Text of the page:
Although death sentences have declined around the country, they have dramatically increased in Jefferson County, Alabama, since 1993 when state legislators expanded the death penalty to include drive-by shootings. Jefferson County, which includes Birmingham, accounted for nearly 50% of the state's death sentences in 2005 and 2006.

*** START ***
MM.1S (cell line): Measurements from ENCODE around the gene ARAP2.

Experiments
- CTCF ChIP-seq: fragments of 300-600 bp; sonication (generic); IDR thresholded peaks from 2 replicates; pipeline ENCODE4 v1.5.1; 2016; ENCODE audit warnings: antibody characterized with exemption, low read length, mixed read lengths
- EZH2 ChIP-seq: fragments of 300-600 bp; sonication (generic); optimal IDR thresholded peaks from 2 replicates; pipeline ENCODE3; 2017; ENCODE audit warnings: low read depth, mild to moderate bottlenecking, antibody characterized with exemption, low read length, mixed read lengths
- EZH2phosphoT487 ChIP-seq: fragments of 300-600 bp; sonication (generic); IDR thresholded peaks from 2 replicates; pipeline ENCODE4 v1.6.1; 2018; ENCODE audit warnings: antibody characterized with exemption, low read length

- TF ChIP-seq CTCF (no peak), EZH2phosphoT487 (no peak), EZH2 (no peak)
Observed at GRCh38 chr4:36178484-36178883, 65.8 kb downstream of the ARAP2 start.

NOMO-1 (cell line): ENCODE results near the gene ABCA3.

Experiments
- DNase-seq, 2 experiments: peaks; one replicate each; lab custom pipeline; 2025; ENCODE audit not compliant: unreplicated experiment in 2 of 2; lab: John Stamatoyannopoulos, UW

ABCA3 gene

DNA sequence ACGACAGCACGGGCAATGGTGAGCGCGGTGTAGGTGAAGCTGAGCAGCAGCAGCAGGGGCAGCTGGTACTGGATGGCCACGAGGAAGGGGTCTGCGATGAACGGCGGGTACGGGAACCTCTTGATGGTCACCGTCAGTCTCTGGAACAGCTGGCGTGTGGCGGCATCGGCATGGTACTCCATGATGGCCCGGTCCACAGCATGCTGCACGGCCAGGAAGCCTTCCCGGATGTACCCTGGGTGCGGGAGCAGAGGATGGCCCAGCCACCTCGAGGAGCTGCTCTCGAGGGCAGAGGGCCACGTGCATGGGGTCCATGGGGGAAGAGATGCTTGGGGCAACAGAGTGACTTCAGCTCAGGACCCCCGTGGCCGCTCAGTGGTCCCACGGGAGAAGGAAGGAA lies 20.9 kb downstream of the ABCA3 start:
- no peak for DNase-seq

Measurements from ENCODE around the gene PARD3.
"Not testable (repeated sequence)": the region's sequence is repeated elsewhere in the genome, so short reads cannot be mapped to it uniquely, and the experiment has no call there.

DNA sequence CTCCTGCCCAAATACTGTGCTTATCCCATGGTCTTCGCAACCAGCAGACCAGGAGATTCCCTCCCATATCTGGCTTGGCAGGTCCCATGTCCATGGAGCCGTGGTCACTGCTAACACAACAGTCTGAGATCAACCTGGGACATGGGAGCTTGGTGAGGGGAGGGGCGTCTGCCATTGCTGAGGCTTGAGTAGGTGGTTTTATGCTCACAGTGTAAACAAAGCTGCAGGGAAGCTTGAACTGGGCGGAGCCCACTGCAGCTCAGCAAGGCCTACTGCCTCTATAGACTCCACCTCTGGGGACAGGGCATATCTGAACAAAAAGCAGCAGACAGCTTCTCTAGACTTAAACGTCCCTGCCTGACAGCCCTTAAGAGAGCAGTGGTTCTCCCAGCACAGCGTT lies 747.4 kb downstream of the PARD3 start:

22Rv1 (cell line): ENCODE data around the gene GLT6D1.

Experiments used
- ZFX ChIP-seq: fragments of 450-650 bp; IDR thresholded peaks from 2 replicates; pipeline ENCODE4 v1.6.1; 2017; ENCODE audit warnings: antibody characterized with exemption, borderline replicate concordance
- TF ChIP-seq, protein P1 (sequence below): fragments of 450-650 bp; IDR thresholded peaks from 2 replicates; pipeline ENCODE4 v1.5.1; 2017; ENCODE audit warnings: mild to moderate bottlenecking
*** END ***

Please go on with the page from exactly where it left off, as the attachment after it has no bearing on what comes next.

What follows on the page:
According to federal data, Alabama is 23rd in population nationally but has the country's sixth largest death row and is one of the leading states in the nation in per capita death sentences. "There is no question in my mind, Alabama has one of the most expansive death penalty statutes in the country. . . . Alabama has 1/2 the population of Georgia, but routinely sentences 4 times more people to death," noted Bryan Stevenson (pictured), executive director of the Alabama-based Equal Justice Initiative. In Alabama, it only takes 10 jurors to recommend a death sentence. The state also allows judges to override juries when the majority calls for a lesser sentence, a fact that Stevenson said accounts for 20-25% of the death sentences in the state.